Contempt of Parliament
Not only has Annastacia Palaszczuk refused to sack any of these ministers or hold her chief of staff to account, she herself has been found in contempt of parliament.
This is a very rare thing and followed her bullying of the Katter Australia MPs, stripping them of their parliamentary resources.
Parliament’s powerful Ethics Committee found the Premier’s threats and actions “amounted to an improper interference with the free performance by the KAP members", forcing her to apologise.
Correcting the Record
All of this made David Barbagallo’s evidence to the CCC recently almost delusionary.
He said “I worked for Goss, we brought in the CCC stuff, you know. We’re the good guys.”
No, That was Russell Cooper
Actually no, David, you didn’t. That was all brought in by Queensland’s 33rd premier, the National Party’s Russell Cooper.
Premier Cooper introduced the anti-corruption legislation recommended by the Fitzgerald Report in October 1989.
This included the Electoral Review Commission in order to prevent governments passing electoral laws to suit themselves.
Wayne Goss Abolished it in 1994
And Wayne Goss? Wayne Goss actually abolished the Electoral Review Commission in 1994.
That’s Why the Fix is In
So, the field was wide open for the Palaszczuk Labor government push through all the electoral changes that they have. They set up a financial gerrymander that favours them over everyone else. They removed your right to “just vote 1” with 18 minutes notice to the Parliament.
That’s Why We Are Back to Sorting Our “Druthers”
And that’s why Queenslanders are back to sorting our “druthers”. Labor might just be squealing because the “how to vote” strategies of other parties won’t allow them to harvest the preferences of other candidates, and so hang on to power for another four years.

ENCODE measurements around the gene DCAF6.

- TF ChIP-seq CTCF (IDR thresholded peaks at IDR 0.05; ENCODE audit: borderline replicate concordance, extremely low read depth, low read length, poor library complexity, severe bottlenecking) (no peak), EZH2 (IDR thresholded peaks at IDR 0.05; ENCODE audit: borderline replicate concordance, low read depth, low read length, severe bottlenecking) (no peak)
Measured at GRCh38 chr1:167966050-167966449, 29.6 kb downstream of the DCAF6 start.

The cut off for the nomination of candidates has now been brought forward to this Sunday, October 11. The order of candidates on the ballot will be determined by a draw to take place at the ECQ’s temporary office in Emerald at 2.30pm on the same day.
Late Nominations Still Possible
There may be late nominations, but at the time of writing there is still myself for the LNP and candidates for the ALP, the Informed Medical Options Party and the Civil Liberties and Motorists Party.
Once the ballot draw has taken place, I will be able to finalise a “how to vote” card for Gregory for those who may be interested.
Thank You for Reading
Thanks for reading and staying up to date.
As always, I welcome any comments or information by return email.
You can raise any issues with me the same way, or by going to my website at Lachlanmillarmp.com. You can find scholarships, grants, community events and my speeches, newsletters and media releases there as well.
If You Need Help – Please Call
If you need help or advice related to any state government issue, please don’t hesitate to call my offices. Although we are in caretaker mode my offices are open.
If we can’t help you, we can usually give you the contacts for the right person who can. Gregory Longreach is PH (07) 4521 5700. Gregory Emerald (07) 4913 1000.
Kindest Regards – and stay safe,
Lachlan Millar MP
Member for Gregory and
Shadow Minister for Fire, Emergency Services and Volunteers.